Local and national clients

BLH is engaged with clients locally and nationally and handles both small and large projects. Recently, BLH collaborated with the Rotary Club of Springfield Sunrise and Leland Grove to collect Christmas tree lights for recycling. Several hundred pounds of lights were collected. BLH will remove the copper wire and donate the value of the copper to the Sunrise Rotary Club for its local philanthropy projects.

Brian Dickerson gives a demo on how the micro soldering station is used to fix processors
Photo by Brandon Turley

Locally, BLH handles all of the electronics recycling for Bunn-O-Matic, located just down the street from BLH. This relationship began more than five years ago when Bunn-O-Matic was looking for a partner to expand its sustainability initiative. BLH was the ideal partner due to its proximity, access to a strong network to accommodate a variety of waste streams, and excellent customer service.

BLH also has a partnership with the City of Springfield for electronics recycling. The City of Springfield has a waste and recycling fund supported by a $3/month fee paid by Springfield residents. This funds a wide range of programs, such as hazardous waste collection, branch pick-up, electronics recycling and other activities. Mark Mahoney, director of Public Works, says, “All of the city waste and recycling programs are very popular and in demand from the public. Our goal is to be user-friendly in all of these programs, and that is where BLH has been very helpful in dealing with electronics. Their location and the dropoff process are very user-friendly. And, BLH has been very aggressive in promoting the program with the city.” As a result of this arrangement, City of Springfield residents can drop off televisions, in addition to other used electronics, at BLH at no charge. (There are some limitations; for details, go to http://www.springfield.il.us/Departments/PublicWorks/recycling.aspx.) Individuals who live outside the City of Springfield pay a fee to recycle TVs, due to the special handling they require.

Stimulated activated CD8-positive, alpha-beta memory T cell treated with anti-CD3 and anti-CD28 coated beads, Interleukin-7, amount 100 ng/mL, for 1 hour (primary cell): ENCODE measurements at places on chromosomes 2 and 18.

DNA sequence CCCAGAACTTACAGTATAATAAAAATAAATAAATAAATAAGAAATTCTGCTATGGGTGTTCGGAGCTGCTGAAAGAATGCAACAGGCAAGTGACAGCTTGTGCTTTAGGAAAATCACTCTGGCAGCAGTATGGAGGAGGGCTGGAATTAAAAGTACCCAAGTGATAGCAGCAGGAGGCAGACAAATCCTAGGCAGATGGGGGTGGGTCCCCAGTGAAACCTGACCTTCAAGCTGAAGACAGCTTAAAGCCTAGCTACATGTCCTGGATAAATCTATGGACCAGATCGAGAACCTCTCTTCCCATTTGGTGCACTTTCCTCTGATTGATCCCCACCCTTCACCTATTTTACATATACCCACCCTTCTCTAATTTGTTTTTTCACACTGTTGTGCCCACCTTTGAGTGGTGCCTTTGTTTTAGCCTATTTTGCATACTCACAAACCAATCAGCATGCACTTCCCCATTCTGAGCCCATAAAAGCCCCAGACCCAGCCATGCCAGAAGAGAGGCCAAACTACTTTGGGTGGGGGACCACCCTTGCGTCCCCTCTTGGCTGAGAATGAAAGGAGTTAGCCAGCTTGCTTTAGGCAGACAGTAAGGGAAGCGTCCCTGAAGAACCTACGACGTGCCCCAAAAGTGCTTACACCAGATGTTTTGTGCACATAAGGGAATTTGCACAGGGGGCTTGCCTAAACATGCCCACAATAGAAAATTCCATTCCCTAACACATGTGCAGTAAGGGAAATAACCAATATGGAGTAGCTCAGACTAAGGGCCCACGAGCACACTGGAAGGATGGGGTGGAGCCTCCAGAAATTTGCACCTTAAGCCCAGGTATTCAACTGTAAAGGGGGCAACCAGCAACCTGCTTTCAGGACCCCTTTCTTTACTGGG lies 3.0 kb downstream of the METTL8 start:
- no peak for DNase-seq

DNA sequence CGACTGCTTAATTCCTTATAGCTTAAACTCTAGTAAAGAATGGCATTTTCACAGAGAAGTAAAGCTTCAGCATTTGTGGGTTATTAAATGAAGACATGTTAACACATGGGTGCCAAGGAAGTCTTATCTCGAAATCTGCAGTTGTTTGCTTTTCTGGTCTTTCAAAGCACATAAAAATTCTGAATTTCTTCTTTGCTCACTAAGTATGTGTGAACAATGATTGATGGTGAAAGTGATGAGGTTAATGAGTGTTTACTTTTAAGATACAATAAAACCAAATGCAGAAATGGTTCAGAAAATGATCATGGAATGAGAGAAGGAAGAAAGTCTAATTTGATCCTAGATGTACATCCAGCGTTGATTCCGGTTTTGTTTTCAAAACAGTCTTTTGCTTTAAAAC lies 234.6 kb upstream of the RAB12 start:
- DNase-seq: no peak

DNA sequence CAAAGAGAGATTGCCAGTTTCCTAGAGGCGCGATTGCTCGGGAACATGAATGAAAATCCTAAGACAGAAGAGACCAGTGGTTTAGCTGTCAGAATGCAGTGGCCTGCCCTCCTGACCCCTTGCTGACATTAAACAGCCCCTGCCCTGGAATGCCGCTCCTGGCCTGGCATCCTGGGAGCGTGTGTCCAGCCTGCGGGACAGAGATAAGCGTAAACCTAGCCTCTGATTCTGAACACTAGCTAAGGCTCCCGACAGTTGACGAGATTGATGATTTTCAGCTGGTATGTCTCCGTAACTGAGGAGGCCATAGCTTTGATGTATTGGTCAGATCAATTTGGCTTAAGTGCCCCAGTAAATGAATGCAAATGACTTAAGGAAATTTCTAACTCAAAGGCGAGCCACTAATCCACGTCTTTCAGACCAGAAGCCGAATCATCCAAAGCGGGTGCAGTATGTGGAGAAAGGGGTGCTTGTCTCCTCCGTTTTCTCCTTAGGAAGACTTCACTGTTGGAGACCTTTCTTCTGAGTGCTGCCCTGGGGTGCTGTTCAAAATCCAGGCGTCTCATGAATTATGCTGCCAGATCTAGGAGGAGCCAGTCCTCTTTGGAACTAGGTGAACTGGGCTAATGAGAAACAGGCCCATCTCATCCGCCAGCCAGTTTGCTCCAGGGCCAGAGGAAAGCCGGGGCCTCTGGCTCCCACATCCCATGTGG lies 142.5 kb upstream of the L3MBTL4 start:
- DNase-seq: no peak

BLH is one of the only companies from Chicago to St. Louis that can repair damaged cellphone components.
Photo by Brandon Turley

While used products from individuals come in through the front door, large volumes of electronics are shipped to the back of the facility from major corporations with whom BLH has contracts. For example, BLH handles many large-scale projects when retailers with multiple stores replace their point-of-sale system and the old system needs to be stripped of all personal data and recycled. This frequently involves a nationwide network of stores shipping massive amounts of electronics to BLH in Springfield to be processed.

BLH also handles downstream processing for a national computer company that services computers. When the computers can no longer be repaired, the company ships the outdated computers to BLH for recycling. This amounts to hundreds of thousands of computers annually.

Not everything BLH recycles comes from electronics. Given its extensive network of downstream processors of recyclable materials, BLH handles materials for a diverse clientele, through the USM Companies. Materials from crematoriums in the Chicago area are shipped in 55-gallon drums to be recycled. Artificial hips, knees, titanium plates and pacemakers are some examples of materials that remain after cremation. Stainless steel, titanium and cobalt are a few of the components processed for recycling. Approximately 40,000 pounds are sent to processors and refineries each month.

Dickerson clearly enjoys his job. He says there’s always something interesting, and he gets to deal with a lot of “cool stuff.” Dickerson says, “The Springfield community has been a great place to start, build and grow a business. Even when merging with another company, I have been fortunate to be able to keep everything in place in the Springfield area that Leo, Heather and I have built over the past 20 years.”

BLH accepts for no charge these items:

Desktop, laptop and tablet computers, LCD monitors, printers, keyboards and mice, satellite and cable equipment, projectors, VCRs and DVD players, video game consoles, radios, speakers, cellular/mobile phones, telephones, point of sale equipment, pagers, cameras, camcorders, power tools, fax machines and answering machines, power strips and surge protectors, walkie-talkies, ink cartridges and toner, Christmas tree lights, cables and networking equipment

For more information about products accepted for recycling, contact any of BLH’s locations.
123 West Main Cross, Taylorville 62568, 217-824-2500
832 South Main, Jacksonville, IL 62650, 217-245-2600
1832 Stevenson Drive, Springfield 62703, 217-585-1580

Karen Ackerman Witter is retired from the State of Illinois and a part-time freelance writer. She has a master’s degree in ecology and a personal interest in recycling. She helped develop and pass the state’s first Solid Waste Management Act when serving as natural resources policy adviser to Governor James Thompson. She also was Director of the Department of Energy and Natural Resources, which provided recycling grants to local communities. She and Brian Dickerson are both members of the Rotary Club of Springfield Sunrise.


  • Thu
  • Fri
  • Sat
  • Sun
  • Mon
  • Tue
  • Wed